Thursday, February 26, 2009
Wednesday, February 25, 2009
Friday, February 20, 2009
Monday, February 16, 2009
Sunday, February 15, 2009
Friday, February 13, 2009
Wednesday, February 11, 2009
Mishka is in heat, so that means she is not pregnant again...
I've made an appointment to have her spayed tomorrow. I am very sad she never got a chance to have kittens. They would have had such a good mother.
When Mila first arrived, Mishka let Mila nurse from her for at least 3 months off and on. She also seemed happy while Mila was nursing.
Tuesday, February 10, 2009
It is about 35 degrees here today, but it is raining and VERY, VERY windy. This is the pond at the end of our block. There are about 20 ducks swimming around, & they look happy ?
Monday, February 9, 2009
Friday, February 6, 2009
Wednesday, February 4, 2009
Tuesday, February 3, 2009
During National Pet Dental Health Month, pet owners are reminded of the dangers of poor pet dental care. Because dogs and cats can't brush their own teeth, it's up to their owners to ensure their beloved pets get the oral care they need.
Trouble begins when food particles and bacteria build up in the mouth form plaque and tartar, which leads to gingivitis and severe periodontal disease. Periodontal disease leads to tooth decay, bad breath, bleeding gums, and, in severe cases, tooth loss. Even more complications arise when the bacteria that cause periodontal disease travel into a pet's bloodstream, possibly resulting in damage to the heart, liver, kidneys and lungs.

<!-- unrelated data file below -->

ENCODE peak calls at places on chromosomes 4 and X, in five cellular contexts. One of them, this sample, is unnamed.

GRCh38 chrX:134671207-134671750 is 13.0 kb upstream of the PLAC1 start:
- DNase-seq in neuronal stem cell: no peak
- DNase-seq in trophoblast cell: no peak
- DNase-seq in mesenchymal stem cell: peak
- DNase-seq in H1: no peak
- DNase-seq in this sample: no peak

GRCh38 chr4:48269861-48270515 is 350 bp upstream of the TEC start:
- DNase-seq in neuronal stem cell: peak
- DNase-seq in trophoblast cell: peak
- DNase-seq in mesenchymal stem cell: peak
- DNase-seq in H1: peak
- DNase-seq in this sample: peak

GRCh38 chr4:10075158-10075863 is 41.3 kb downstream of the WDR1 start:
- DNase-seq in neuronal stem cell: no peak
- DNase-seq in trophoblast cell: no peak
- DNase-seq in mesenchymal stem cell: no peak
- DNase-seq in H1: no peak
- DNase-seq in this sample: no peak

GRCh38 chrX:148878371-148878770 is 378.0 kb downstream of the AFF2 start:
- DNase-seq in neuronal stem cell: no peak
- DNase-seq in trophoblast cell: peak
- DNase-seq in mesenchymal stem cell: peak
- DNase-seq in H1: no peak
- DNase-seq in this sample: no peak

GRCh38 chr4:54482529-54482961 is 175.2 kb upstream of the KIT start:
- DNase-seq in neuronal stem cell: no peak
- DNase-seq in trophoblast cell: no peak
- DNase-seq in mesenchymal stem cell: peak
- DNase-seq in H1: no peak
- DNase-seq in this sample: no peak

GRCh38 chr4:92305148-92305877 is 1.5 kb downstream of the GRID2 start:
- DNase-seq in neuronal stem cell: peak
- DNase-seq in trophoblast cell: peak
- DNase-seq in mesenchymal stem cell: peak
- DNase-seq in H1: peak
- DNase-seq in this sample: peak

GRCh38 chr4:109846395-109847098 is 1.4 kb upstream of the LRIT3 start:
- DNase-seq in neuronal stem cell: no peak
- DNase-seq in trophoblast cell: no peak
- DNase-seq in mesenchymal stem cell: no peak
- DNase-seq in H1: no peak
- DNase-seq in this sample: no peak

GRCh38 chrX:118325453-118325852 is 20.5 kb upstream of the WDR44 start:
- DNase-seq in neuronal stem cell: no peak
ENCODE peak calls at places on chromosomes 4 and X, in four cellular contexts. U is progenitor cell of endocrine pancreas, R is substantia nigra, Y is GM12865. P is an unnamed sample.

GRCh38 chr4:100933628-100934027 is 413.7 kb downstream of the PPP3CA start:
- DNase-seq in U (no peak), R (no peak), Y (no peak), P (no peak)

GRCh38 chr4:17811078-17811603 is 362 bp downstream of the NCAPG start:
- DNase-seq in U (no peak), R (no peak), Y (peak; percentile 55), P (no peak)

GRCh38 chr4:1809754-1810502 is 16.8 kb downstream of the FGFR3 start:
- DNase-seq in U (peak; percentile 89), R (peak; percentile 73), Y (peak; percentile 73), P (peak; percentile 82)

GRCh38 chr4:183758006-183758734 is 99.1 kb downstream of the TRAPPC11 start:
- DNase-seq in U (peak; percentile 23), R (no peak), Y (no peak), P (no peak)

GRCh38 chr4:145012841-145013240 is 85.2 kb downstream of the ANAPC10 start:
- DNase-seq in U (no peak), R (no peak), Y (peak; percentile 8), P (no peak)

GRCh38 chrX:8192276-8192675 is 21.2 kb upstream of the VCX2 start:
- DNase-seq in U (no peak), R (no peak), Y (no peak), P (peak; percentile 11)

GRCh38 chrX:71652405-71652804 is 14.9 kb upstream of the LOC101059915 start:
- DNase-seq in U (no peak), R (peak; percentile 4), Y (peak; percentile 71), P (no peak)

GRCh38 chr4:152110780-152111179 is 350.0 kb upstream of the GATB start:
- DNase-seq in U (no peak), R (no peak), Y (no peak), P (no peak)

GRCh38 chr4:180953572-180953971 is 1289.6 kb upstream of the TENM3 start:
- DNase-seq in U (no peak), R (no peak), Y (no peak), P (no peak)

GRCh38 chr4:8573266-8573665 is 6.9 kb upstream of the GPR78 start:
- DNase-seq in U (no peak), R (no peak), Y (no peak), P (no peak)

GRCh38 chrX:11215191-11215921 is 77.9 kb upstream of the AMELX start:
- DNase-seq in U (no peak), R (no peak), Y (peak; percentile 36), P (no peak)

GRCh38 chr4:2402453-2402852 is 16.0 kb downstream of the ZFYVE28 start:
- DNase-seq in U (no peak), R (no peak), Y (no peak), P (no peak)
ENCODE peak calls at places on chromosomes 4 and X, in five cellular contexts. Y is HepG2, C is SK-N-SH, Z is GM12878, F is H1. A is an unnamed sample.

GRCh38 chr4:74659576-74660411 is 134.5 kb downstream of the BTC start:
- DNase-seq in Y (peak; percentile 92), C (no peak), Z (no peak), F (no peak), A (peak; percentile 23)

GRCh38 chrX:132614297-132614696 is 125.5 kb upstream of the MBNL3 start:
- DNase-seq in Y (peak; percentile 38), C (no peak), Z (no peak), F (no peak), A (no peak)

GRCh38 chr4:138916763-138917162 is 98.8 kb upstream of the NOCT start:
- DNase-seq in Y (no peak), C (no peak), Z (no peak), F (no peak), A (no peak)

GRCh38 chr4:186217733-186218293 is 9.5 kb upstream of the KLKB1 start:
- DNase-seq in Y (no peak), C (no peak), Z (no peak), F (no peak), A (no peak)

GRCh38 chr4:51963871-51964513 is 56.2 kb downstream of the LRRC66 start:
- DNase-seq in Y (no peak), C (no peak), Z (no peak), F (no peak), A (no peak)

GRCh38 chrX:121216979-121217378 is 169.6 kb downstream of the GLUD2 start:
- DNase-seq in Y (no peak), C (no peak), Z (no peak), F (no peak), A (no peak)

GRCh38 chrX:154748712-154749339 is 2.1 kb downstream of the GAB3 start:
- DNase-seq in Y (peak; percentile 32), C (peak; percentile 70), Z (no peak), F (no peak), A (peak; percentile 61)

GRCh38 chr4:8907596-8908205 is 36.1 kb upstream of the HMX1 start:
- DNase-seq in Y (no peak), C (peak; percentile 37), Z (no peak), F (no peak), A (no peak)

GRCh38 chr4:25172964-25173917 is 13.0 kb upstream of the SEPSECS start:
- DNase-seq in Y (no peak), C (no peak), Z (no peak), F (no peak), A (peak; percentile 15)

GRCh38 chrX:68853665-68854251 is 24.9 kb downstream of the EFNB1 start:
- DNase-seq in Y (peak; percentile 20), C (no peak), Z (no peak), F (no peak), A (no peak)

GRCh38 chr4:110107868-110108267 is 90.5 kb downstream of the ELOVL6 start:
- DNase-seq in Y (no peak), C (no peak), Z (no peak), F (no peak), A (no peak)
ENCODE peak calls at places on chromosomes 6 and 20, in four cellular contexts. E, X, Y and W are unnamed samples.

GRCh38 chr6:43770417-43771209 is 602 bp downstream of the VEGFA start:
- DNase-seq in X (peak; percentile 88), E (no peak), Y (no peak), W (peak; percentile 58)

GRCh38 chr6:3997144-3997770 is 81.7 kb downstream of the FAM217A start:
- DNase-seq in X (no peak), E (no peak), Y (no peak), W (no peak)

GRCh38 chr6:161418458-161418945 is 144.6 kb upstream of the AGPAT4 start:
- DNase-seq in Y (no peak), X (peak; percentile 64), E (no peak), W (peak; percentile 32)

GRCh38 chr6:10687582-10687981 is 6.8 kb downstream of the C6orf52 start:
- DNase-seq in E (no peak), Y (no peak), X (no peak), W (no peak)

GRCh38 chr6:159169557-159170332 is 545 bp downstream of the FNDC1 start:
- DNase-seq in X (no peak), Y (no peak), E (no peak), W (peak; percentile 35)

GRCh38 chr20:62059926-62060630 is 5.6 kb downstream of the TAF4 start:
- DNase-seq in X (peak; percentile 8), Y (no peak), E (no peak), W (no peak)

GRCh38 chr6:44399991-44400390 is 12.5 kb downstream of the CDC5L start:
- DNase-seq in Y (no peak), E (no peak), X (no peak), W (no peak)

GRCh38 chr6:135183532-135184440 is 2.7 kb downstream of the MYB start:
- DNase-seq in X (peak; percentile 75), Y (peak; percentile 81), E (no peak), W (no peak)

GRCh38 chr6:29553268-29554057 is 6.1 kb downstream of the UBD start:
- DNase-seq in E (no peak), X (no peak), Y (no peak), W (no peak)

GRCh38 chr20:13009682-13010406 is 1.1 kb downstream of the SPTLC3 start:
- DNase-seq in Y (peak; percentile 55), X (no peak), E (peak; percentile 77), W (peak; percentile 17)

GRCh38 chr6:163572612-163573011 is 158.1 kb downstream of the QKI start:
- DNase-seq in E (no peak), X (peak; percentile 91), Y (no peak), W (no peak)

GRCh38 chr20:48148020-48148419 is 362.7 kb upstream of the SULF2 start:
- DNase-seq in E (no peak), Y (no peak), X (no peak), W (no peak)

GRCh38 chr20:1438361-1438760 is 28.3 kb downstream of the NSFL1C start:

The American Veterinary Dental Society estimates that 80 percent of dogs and 70 percent of cats show signs of oral disease by age three.
There are a number of symptoms to look for to determine if your animal is suffering with dental disease:
•Bad breath-it's not unusual for a dog to have breath that's unpleasant, but if it becomes putrid, this is a strong sign of dental disease.
•Tartar build up-just like in people, a dog or cat's teeth should be white and free of tartar.
•Swollen, receding, or bleeding gums.
•Fractured teeth-bad oral hygiene can lead to cavities, which can be very painful.
•Change in eating habits-sometimes an animal's dental disease can become so uncomfortable that petswill avoid certain foods.
Prevention is the best cure for dental disease in animals, and that includes annual visits to your veterinarian to have your pet's teeth examined. Dogs and cats should also have their teeth brushed on a regular basis, and special foods, along with dental chews, rawhide, dental bones and other healthy products that pets consider "treats," can help keep teeth white and free of disease.
In order to train your dog or cat to tolerate regular tooth brushing, start by massaging the animal'sgums with an appropriate pet tooth paste. Poultry-flavored toothpaste is very popular, and most animalslove the taste. Toothpaste made for humans can make a pet sick. Once the animal starts acceptingor even looking forward to this new ritual, introduce a toothbrush and clean the exterior of the animal's teeth.
If your pet already has signs of periodontal disease, a professional cleaning is in order. Talk to your veterinarian for more information on a dental health treatment and program for your pet.